Finding Christmas Peace in a Time of Anxiety

The Lord is never late; he shows up precisely when he means to. This Christmas will be no different.

I recently happened across a comforting verse from The First Letter of Peter that seems fitting for a time like this. “Humble yourselves, therefore, under the mighty hand of God, that in due time he may exalt you. Cast all your anxieties on him, for he cares about you. Be sober, be watchful” (1 Pe 5:6-8). 

There is a lot going on in our nation and world right now. Yet we will soon be in a liturgical season that calls us to rejoice with the angels who proclaimed to the shepherds, “Be not afraid; for behold, I bring you good news of a great joy which will come to all the people, for to you is born this day in the City of David a savior, who is Christ the Lord” (Lk 2:10-11). 

I am always grateful for the iconic recitation of this passage in A Charlie Brown Christmas. It reminds us to join the chorus of praise that those shepherds of old heard, “Glory to God in the Highest and on earth peace among men with whom he is pleased.” (Lk 2:14). That the essential Christmas message is given from the most unlikely, and yet wisest, character of the show should not be lost on us. In his humility, clutching at his blue security blanket, Linus sees what no one else could and tells us what Christmas is all about.

“The people who walked in darkness have seen a great light; those who dwelt in a land of deep darkness, on them has light shined”

Is 9:2

As I write this, I anticipate that peace and joy is not the feeling our nation or world will be feeling this Advent.  We will undoubtedly still be roiling from this long and arduous year, which has drawn us down into an abyss. Even if we know who won our election, the “results” are bound to divide further our nation, families, communities and parishes. The plague of COVID-19 and all the restrictions this pandemonium of fear has imposed is crushing to the spirit, to put it mildly.

But the Christmas event is the challenge Jesus calls his disciples to embrace at this moment, especially in 2020. We are called to reject fear and to rejoice because the Prince of Peace is born again. Out of unseen places he appears. Christ has come and He remains with us through it all. The beauty of our faith is that we do not need to succumb to the anxiety our world generates. 

Rather, we can remain fixed upon that great luminary of the night sky that portends God’s victory over every evil that afflicts us. This star will reappear for us on December 21 when Jupiter and Saturn nearly touch and the Liturgy declares in the ‘O antiphon’ for the day: “O radiant dawn, sun of justice: come and shine on those who dwell in darkness and in the shadow of death.”

This antiphon reminds me of one of my favorite scenes from the Lord of the Rings. As Samwise Gamgee and Frodo Baggins are making their way to Mount Doom, across the sickened and dark plains of Mordor, Sam sees a “white star twinkle for a while” in the dim and pale night sky. “The beauty of it smote his heart, as he looked up out of forsaken land, and hope returned to him. For like a shaft, clear and cold, the thought pierced him that in the end the Shadow was only a small passing thing: there was light and high beauty forever beyond its reach.”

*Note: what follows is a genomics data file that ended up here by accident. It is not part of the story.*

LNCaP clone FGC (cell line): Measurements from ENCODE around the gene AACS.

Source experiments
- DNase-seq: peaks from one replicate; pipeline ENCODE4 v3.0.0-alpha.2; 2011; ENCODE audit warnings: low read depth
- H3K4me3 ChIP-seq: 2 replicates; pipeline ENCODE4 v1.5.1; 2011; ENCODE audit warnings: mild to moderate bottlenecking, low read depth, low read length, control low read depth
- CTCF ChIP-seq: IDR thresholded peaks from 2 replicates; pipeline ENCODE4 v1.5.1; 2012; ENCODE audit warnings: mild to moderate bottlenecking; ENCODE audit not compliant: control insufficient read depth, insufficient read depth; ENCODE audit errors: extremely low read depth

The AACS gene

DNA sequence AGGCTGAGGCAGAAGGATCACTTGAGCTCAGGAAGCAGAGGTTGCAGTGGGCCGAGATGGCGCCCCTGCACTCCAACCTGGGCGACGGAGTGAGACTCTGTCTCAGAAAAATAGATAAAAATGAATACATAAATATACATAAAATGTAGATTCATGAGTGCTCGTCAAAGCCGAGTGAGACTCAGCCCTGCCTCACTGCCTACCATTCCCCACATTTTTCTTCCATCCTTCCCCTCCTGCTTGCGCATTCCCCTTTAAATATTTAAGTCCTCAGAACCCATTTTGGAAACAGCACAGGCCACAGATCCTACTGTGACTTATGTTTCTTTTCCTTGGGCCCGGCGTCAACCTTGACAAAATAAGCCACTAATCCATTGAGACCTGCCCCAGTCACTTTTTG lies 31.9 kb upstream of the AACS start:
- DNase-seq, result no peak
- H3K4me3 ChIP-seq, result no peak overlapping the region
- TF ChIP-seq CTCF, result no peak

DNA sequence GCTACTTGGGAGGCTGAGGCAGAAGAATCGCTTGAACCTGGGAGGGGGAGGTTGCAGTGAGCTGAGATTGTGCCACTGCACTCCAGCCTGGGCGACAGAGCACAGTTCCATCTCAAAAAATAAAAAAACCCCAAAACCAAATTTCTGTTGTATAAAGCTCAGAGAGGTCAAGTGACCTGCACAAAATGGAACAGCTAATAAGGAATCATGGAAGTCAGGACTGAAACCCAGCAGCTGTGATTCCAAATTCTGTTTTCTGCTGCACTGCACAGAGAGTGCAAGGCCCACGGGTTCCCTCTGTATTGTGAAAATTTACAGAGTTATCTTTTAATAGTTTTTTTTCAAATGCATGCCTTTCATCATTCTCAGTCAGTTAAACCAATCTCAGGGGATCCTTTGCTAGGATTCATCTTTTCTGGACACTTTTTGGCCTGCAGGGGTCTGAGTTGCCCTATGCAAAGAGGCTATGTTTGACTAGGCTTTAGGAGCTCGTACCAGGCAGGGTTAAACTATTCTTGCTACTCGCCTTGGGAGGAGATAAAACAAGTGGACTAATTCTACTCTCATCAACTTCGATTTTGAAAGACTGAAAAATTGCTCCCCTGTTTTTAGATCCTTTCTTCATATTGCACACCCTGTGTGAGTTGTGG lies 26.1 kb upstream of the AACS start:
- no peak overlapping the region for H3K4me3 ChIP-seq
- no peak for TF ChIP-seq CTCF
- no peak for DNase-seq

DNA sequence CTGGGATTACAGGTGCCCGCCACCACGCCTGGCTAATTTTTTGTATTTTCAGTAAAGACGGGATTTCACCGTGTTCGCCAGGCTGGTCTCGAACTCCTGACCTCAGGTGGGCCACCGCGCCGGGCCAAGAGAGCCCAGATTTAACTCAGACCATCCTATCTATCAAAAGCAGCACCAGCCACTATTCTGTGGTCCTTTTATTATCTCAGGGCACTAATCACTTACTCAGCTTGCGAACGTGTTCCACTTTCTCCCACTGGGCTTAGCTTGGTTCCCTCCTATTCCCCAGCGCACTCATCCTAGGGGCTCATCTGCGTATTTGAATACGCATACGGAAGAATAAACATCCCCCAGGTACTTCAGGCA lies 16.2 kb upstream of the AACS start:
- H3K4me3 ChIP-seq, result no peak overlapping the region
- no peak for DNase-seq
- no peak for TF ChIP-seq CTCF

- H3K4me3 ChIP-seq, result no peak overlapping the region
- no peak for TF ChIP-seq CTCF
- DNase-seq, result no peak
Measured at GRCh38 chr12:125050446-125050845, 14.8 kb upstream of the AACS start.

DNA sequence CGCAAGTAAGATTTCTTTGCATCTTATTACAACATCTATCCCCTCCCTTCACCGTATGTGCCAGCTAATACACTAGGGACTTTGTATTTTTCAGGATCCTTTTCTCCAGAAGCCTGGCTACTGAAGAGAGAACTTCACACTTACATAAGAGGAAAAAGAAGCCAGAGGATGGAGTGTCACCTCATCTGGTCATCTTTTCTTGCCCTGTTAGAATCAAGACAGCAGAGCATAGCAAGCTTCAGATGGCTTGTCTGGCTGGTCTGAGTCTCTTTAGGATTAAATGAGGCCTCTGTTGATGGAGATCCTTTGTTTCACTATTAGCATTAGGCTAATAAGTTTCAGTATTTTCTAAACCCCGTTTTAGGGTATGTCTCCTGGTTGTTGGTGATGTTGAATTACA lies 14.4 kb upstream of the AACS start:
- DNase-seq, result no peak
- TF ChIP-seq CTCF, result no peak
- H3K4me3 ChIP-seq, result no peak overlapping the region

Advent reminds us that we are born up by a star in the night sky. Hope is the virtue God gives to endure the trials of this life here, below the heavens, with certainty that the Prince of Peace will prevail as His light pierces the darkness. Christmas reminds us that our hope is not in vain. Christ did come, and he will come again when the time is right. In fact, the Lord is never late; he shows up precisely when he means to. This Christmas will be no different. 

“Humble yourselves therefore under the mighty hand of God, that in due time he may exalt you. Cast all your anxieties on him, for he cares about you. Be sober, be watchful.”

1 pe 5:6-8

The key to our hope, however, is to follow St. Peter’s advice. We must cast all our anxieties on Jesus and believe from our hearts that He cares about us. I have always found it curious that the Sermon on the Mount dedicates 10 verses to the human struggle of anxiety. No other topic receives as much attention. Prayer gets nine verses. Apparently, anxiety is the greatest challenge to faith when we face uncertain and dark times. And as we ought to expect, prayer is anxiety’s only antidote. 

As Americans, we are an anxious people — riddled with stress — much of which is self-induced. The root of our stress is the disproportionate effort we expend on being self-reliant and busy. We rarely cast our anxieties on the Lord because we have what we believe are better solutions to our problems — government policy, a robust economy, a strong military, technology, entertainment and endless shopping outlets. The events of 2020 force us, unfortunately, to see how delusional our control over things really is and how tenuous our over-reliance on ourselves. 

Peter thus reminds us to “be sober and watchful.” That is the posture of a humble and praying soul. He goes on to state that the devil is prowling about looking to devour us (1 Pe 5:9). Peter’s urging suggests that a tremendous source of anxiety is the veil of deception placed over us by Satan. The devil is crafty and manipulative and so we must always assume that things from God’s point of view are not what they appear to be. 

Often, God is at work in ways missed by the mainstream. And the things we think we grasp clearly only entrap us further into the devil’s snare. The only way to avoid being fooled is to be humble, sober and alert in prayer, which is why the Church gives us this season of Advent to prepare for the coming of Christ, lest we be caught off guard and unaware when God’s victory over evil is announced.

The events of the first Christmas make this all too evident. As the ancient world reeled from political machinations, economic exploits, and seemingly untouchable princely powers, the Prince of Peace is born unnoticed in a stable in Bethlehem. The true King is announced without a headline or a propaganda war. Meanwhile, the prince of darkness didn’t even notice.